I was slightly baffled by Cambodia’s slogan — The Kingdom of Wonders — when I first arrived in Phnom Penh, the capital. I didn’t see wonders, just a bustling and slightly chaotic city. That all changed when I found Siem Reap.
If you haven’t visited Siem Reap, you haven’t seen the real Cambodia. I love Phnom Penh for its classic city life. I enjoyed the south and the sea in Kampot and Kep.
For me, Siem Reap and its province are a totally different story. The heart of the city is beautiful and very well maintained. It has a mix of lovely Khmer and Colonial architecture.
You feel like you’re in one of the loveliest and quaintest European cities.
The Khmer people are extraordinarily friendly and helpful wherever you go. I found that to be even more so in Siem Reap and Angkor.
Some people say Cambodia is dirty and a mess wherever you go. That’s not the case. Waste management is a long-term problem worldwide, especially in Southeast Asia.
However, I can truthfully that they are doing a great job of catching up in Cambodia. Much more so than in other Southeast Asian countries I’ve visited.
The countryside surrounding Siem Reap is gorgeous and pristinely clean.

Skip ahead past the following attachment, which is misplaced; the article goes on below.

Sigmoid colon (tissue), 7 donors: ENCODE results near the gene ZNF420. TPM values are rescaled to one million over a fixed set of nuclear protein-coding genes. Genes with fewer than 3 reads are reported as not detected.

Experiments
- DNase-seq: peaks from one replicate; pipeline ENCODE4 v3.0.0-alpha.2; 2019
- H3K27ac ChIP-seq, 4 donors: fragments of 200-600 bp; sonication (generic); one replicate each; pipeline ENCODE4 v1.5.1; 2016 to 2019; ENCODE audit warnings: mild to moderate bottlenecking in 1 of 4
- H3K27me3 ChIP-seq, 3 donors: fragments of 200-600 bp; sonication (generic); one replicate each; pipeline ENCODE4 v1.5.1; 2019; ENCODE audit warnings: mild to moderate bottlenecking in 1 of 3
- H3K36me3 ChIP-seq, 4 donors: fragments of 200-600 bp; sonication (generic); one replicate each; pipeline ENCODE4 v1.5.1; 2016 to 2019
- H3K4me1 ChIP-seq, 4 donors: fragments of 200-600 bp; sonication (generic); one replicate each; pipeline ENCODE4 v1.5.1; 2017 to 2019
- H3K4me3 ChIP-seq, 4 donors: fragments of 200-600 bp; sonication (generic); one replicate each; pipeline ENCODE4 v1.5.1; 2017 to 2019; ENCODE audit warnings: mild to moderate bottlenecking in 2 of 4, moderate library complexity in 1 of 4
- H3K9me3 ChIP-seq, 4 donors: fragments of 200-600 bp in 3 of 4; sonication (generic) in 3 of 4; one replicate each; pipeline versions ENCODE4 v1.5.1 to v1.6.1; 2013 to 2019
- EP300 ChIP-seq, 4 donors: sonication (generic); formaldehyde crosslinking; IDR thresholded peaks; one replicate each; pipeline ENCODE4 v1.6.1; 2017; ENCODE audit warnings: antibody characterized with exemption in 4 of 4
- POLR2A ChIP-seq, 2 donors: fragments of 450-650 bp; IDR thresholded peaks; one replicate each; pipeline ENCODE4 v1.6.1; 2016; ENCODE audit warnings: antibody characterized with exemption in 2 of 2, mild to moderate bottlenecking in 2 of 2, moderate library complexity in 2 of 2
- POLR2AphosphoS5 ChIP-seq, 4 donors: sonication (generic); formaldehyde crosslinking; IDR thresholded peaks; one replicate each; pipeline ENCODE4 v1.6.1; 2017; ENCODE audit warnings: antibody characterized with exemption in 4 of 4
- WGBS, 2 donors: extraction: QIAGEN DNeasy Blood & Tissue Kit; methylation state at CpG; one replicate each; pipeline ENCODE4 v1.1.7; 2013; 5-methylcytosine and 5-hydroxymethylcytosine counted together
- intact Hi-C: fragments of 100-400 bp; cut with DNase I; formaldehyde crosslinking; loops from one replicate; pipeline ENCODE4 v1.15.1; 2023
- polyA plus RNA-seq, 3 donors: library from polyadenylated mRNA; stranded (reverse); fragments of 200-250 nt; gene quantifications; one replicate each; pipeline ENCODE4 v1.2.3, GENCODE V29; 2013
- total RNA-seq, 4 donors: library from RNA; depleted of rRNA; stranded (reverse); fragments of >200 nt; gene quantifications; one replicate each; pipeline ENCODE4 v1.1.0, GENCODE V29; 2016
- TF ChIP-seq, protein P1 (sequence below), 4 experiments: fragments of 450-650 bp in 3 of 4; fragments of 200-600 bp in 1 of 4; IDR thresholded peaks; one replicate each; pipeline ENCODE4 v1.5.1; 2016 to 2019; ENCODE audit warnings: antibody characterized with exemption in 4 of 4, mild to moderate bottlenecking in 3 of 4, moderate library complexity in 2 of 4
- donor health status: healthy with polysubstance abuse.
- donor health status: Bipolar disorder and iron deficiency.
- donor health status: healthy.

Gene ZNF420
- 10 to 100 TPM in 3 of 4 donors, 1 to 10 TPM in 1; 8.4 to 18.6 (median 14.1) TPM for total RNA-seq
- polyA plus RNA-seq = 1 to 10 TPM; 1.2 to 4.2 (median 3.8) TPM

I’ve finally visited Angkor, its many temples and small mountains. All of which are breathtakingly beautiful and packed with history.
Note: I did not see one plastic bottle or any trash lying around in the Angkor area or on the mountain trails I hiked. It was all clean as a whistle.
Again, I cannot say the same for other countries.
My 4 years in Bali taught me a lot about pollution and how not to waste manage.
You see far less plastic trash than you do in Bali, on the beaches, and on the mountain or jungle trails in Cambodia.
I consider myself lucky to live here.
The never-ending complaining expats
Sadly, some expats in Cambodia insist on putting it down. They call the country polluted, environmentally irresponsible, noisy, with terrible traffic, and “overpriced for what you get.”
Of course, these comments come from the angry folks on Facebook who are disappointed and bored with their lives.
“If you find Cambodia so bad, why are you still here?”
A friendly person commented back, saying:
“Some people hate everything about Cambodia but never leave. They are just having a bad day, that’s all.”
The angry man’s reply:
“I just see it how it is.”
There was no need to reply. Thankfully we all see things our own way.
Moving on to the now and future
Let’s not forget that Cambodia and its people went through 10 to 15 years of destruction and killings not too long ago by the Khmer Rouge.
Despite the genocide and 1/3 of the population (of then 7 million) being murdered, they’ve miraculously recovered.
30 years after the catastrophic suffering ended, the country’s population is now at 17 million and rapidly growing.
Cambodia is a developing country with an economy set to bloom in the next decades.
So, if you want to make a good move, come here to live, work, retire, or invest. It will be the best thing you can do for the quality of your life, happiness, and return on investment.
I love Cambodia.
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